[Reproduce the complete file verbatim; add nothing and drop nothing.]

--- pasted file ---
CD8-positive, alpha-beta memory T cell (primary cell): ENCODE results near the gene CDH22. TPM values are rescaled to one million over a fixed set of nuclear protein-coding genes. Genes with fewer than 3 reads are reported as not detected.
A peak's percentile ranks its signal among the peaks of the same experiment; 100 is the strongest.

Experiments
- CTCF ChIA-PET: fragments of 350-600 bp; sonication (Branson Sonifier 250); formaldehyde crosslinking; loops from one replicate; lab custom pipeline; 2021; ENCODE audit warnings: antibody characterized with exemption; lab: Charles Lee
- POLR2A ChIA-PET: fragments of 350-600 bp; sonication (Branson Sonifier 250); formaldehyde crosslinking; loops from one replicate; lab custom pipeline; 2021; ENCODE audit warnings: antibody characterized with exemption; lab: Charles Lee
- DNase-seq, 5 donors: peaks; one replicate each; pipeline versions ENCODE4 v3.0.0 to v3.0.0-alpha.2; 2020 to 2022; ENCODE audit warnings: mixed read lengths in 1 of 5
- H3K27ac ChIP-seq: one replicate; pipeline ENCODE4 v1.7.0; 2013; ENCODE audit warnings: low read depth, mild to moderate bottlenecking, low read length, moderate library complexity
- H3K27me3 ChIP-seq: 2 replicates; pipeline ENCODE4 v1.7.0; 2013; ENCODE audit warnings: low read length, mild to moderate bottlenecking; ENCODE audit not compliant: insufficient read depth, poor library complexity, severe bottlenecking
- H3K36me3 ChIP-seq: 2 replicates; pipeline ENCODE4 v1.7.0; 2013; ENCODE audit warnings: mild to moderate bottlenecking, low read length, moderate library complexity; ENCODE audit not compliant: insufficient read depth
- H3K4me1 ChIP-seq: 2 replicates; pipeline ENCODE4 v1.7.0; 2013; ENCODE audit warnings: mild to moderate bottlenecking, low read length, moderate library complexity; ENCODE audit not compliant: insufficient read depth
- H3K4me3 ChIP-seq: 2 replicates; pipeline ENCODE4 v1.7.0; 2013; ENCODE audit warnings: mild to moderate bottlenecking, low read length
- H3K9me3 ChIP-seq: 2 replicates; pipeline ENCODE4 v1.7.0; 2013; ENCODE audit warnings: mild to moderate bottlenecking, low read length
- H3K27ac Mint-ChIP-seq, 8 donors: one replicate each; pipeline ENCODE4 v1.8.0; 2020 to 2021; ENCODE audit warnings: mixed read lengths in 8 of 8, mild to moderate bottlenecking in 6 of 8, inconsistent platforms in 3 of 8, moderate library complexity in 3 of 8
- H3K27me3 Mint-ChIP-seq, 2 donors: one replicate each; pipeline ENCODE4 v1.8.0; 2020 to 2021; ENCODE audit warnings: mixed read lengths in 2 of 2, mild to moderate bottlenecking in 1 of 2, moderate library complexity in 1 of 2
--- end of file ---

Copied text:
CD8-positive, alpha-beta memory T cell (primary cell): ENCODE results near the gene CDH22. TPM values are rescaled to one million over a fixed set of nuclear protein-coding genes. Genes with fewer than 3 reads are reported as not detected.
A peak's percentile ranks its signal among the peaks of the same experiment; 100 is the strongest.

Experiments
- CTCF ChIA-PET: fragments of 350-600 bp; sonication (Branson Sonifier 250); formaldehyde crosslinking; loops from one replicate; lab custom pipeline; 2021; ENCODE audit warnings: antibody characterized with exemption; lab: Charles Lee
- POLR2A ChIA-PET: fragments of 350-600 bp; sonication (Branson Sonifier 250); formaldehyde crosslinking; loops from one replicate; lab custom pipeline; 2021; ENCODE audit warnings: antibody characterized with exemption; lab: Charles Lee
- DNase-seq, 5 donors: peaks; one replicate each; pipeline versions ENCODE4 v3.0.0 to v3.0.0-alpha.2; 2020 to 2022; ENCODE audit warnings: mixed read lengths in 1 of 5
- H3K27ac ChIP-seq: one replicate; pipeline ENCODE4 v1.7.0; 2013; ENCODE audit warnings: low read depth, mild to moderate bottlenecking, low read length, moderate library complexity
- H3K27me3 ChIP-seq: 2 replicates; pipeline ENCODE4 v1.7.0; 2013; ENCODE audit warnings: low read length, mild to moderate bottlenecking; ENCODE audit not compliant: insufficient read depth, poor library complexity, severe bottlenecking
- H3K36me3 ChIP-seq: 2 replicates; pipeline ENCODE4 v1.7.0; 2013; ENCODE audit warnings: mild to moderate bottlenecking, low read length, moderate library complexity; ENCODE audit not compliant: insufficient read depth
- H3K4me1 ChIP-seq: 2 replicates; pipeline ENCODE4 v1.7.0; 2013; ENCODE audit warnings: mild to moderate bottlenecking, low read length, moderate library complexity; ENCODE audit not compliant: insufficient read depth
- H3K4me3 ChIP-seq: 2 replicates; pipeline ENCODE4 v1.7.0; 2013; ENCODE audit warnings: mild to moderate bottlenecking, low read length
- H3K9me3 ChIP-seq: 2 replicates; pipeline ENCODE4 v1.7.0; 2013; ENCODE audit warnings: mild to moderate bottlenecking, low read length
- H3K27ac Mint-ChIP-seq, 8 donors: one replicate each; pipeline ENCODE4 v1.8.0; 2020 to 2021; ENCODE audit warnings: mixed read lengths in 8 of 8, mild to moderate bottlenecking in 6 of 8, inconsistent platforms in 3 of 8, moderate library complexity in 3 of 8
- H3K27me3 Mint-ChIP-seq, 2 donors: one replicate each; pipeline ENCODE4 v1.8.0; 2020 to 2021; ENCODE audit warnings: mixed read lengths in 2 of 2, mild to moderate bottlenecking in 1 of 2, moderate library complexity in 1 of 2